The Portland Sea Dogs face a winner-take-all Game 5 of their first-round playoff series against Binghamton after suffering a home loss on Saturday. That was the lone game in the Sox’ system, with Pawtucket’s opener of the Governor’s Cup Finals set for Tuesday.

DOUBLE-A PORTLAND SEA DOGS: 11-4 LOSS VS. BINGHAMTON (METS); TIED IN BEST-OF-FIVE SERIES, 2-2

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– Second baseman Sean Coyle continued his recent resumption of mashing, going 1-for-2 with a double. He has a seven-game hitting streak that spans the end of the regular season and the start of the postseason during which he is 8-for-20 with three doubles and three homers while amassing a robust .320/.370/1.000 line. However, he left the game after being hit by a pitch on the wrist and did not return. He is not in the Portland lineup on Sunday.

Rusney Castillo went 0-for-3 with a pair of flyouts (one to right, one to center) and a comebacker while playing six innings in center. He’s now 4-for-14 with two walks and a strikeout in his five minor league contests. Thus far, he’s remained true to — Catcher Carson Blair went 1-for-4 with a homer to improve to 5-for-15 with a walk in the series. He now has 12 homers in 88 games this year — one fewer than the 24-year-old had in parts of six seasons spanning 189 games entering the year.

– Right-hander Madison Younginer, promoted to Portland following High-A Salem’s elimination on Friday, tossed three scoreless innings of relief in his first Double-A appearance. He allowed one hit and struck out a batter. The 23-year-old, who will pitch in the Arizona Fall League this winter, had a 4.08 ERA with 55 strikeouts and 25 walks in 57 1/3 innings for Salem this year.

Blog Author: 
Alex Speier
Rubby De La Rosa

Rubby De La Rosa

The Red Sox conclude their three-game home series against the Blue Jays on Sunday afternoon, as Ruby De La Rosa will battle with knuckleballer R.A. Dickey.

De La Rosa (4-5, 3.89 ERA), who started off the year in Triple-A Pawtucket, has found a spot in the major league rotation. Boston fell in his last start against the Rays last Monday, but De La Rosa delivered a quality performance. He went 5 1/3 innings, struck out four and walked none while allowing three runs. Manager John Farrell said after the game that De La Rosa’€™s good start could be attributed to good offspeed pitches.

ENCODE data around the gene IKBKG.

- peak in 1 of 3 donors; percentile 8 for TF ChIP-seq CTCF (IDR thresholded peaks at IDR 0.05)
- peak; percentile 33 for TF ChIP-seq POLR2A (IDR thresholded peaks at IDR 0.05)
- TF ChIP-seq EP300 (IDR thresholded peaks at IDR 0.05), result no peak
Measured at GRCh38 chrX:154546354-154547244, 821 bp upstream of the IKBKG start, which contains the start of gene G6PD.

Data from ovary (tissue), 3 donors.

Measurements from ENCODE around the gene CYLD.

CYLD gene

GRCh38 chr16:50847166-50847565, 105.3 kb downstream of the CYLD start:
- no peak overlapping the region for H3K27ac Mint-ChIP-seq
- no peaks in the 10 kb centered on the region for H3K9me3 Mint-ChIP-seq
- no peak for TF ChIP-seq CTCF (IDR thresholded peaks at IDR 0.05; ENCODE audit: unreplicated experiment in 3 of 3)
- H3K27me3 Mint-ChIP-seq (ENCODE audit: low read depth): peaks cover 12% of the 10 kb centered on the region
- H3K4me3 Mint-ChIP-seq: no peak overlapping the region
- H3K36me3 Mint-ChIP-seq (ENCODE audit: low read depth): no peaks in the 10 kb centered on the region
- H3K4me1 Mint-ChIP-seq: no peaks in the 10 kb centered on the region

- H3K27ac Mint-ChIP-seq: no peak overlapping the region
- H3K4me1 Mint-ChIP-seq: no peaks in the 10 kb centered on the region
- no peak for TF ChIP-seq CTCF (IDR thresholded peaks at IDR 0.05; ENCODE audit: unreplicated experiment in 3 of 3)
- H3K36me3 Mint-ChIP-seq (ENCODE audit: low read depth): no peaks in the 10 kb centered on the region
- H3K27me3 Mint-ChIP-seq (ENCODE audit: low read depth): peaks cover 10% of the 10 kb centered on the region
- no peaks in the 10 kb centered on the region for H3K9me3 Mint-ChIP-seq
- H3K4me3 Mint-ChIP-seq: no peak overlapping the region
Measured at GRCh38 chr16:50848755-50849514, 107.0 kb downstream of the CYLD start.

“He’s powerful, he had better secondary stuff than last time out,”€ Farrell said. “I thought he made a number of quality pitches. So many foul balls, which is a product of very good stuff. That ran the pitch count up and we’re not at the point where we’re looking to extend him too far. I thought he kept composure. I thought he repeated his delivery well. That was a solid 5 1/3 innings of work today.”

Previously, De La Rosa pitched against the Blue Jays on Aug. 27. De La Rosa was bailed out by the Boston bats in that one, as he pitched just 4 2/3 innings, allowing three earned runs on seven hits. Jose Reyes was one of Toronto’€™s top performers in that game against De La Rosa with two hits in as many at-bats. Reyes also had one hit against De La Rosa in a July 24 start in Toronto. In that game, De La Rosa was charged with seven runs on nine hits in the loss.

Most of the 25-year-old right-hander’s issues have come on the road, while he’€™s pitched well in the confines on Fenway Park. At home, De La Rosa has pitched to the tune of a 3.16 ERA and 1.36 WHIP, while on the road his ERA and WHIP are 4.57 and 1.50, respectively.

R.A. Dickey

R.A. Dickey

Like his signature pitch, Dickey (11-12, 3.94 ERA) has been unpredictable over the last two seasons with Toronto. However, his last two outings, including one against the Red Sox, have been solid. He beat Tampa Bay last Tuesday with seven innings and six strikeouts while allowing two runs, and on Aug. 26, Dickey struck out six and allowed just one run in a six-inning no decision against the Red Sox in Toronto.

While Dickey got off to a good start to the year, he hasn’t pitched as well since the All-Star break, carrying an ERA over four since the Midsummer Classic. He especially struggled in August with a 1.47 WHIP, his highest mark this season in a month where he started at least five games.

Slugger David Ortiz has some of the most success against Dickey out of any Red Sox. He carries a .333 average and two home runs into Sunday afternoon’€™s contest. Will Middlebrooks also has two homers against the knuckleballer. Dustin Pedroia, on the other hand, has only four hits in 25 career plate appearances against Dickey.

Blue Jays vs. De La Rosa (RHP)

Jose Bautista (10 career plate appearances): .286 average/.500 OBP/.286 SLG, 2 walks

Jose Reyes (10): .400/.400/.500, 1 double

Melky Cabrera (9): .375/.444/.500, 2 RBIs, 1 walk, 1 double

Juan Francisco (7): .667/.714/1.667, 2 RBIs, 1 walk, 1 triple, 1 double

Munenori Kawasaki (7): .500/.500/.500, 1 RBI, 1 strikeout

Dioner Navarro (6): .400/.500/.400, 1 walk